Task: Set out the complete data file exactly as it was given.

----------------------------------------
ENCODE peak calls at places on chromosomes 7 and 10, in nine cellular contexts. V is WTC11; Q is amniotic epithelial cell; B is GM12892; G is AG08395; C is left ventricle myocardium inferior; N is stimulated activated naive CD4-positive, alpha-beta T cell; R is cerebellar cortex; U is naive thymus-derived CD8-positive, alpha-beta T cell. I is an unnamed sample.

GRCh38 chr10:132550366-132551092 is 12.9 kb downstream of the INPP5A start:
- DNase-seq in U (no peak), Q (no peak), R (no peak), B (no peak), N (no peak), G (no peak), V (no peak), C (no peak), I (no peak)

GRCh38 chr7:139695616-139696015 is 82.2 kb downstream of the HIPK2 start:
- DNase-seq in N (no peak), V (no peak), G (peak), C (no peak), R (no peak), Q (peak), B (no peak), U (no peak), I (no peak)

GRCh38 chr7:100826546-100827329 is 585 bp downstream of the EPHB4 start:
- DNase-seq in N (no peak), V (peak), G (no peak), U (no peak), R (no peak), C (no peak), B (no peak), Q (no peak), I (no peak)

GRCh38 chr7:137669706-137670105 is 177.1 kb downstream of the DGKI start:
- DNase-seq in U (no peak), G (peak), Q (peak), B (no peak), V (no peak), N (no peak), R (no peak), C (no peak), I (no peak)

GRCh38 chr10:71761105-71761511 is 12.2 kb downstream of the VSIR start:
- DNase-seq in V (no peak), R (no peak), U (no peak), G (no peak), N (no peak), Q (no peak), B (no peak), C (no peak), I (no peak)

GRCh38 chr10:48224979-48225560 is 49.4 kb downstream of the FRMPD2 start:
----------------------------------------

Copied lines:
ENCODE peak calls at places on chromosomes 7 and 10, in nine cellular contexts. V is WTC11; Q is amniotic epithelial cell; B is GM12892; G is AG08395; C is left ventricle myocardium inferior; N is stimulated activated naive CD4-positive, alpha-beta T cell; R is cerebellar cortex; U is naive thymus-derived CD8-positive, alpha-beta T cell. I is an unnamed sample.

GRCh38 chr10:132550366-132551092 is 12.9 kb downstream of the INPP5A start:
- DNase-seq in U (no peak), Q (no peak), R (no peak), B (no peak), N (no peak), G (no peak), V (no peak), C (no peak), I (no peak)

GRCh38 chr7:139695616-139696015 is 82.2 kb downstream of the HIPK2 start:
- DNase-seq in N (no peak), V (no peak), G (peak), C (no peak), R (no peak), Q (peak), B (no peak), U (no peak), I (no peak)

GRCh38 chr7:100826546-100827329 is 585 bp downstream of the EPHB4 start:
- DNase-seq in N (no peak), V (peak), G (no peak), U (no peak), R (no peak), C (no peak), B (no peak), Q (no peak), I (no peak)

GRCh38 chr7:137669706-137670105 is 177.1 kb downstream of the DGKI start:
- DNase-seq in U (no peak), G (peak), Q (peak), B (no peak), V (no peak), N (no peak), R (no peak), C (no peak), I (no peak)

GRCh38 chr10:71761105-71761511 is 12.2 kb downstream of the VSIR start:
- DNase-seq in V (no peak), R (no peak), U (no peak), G (no peak), N (no peak), Q (no peak), B (no peak), C (no peak), I (no peak)

GRCh38 chr10:48224979-48225560 is 49.4 kb downstream of the FRMPD2 start: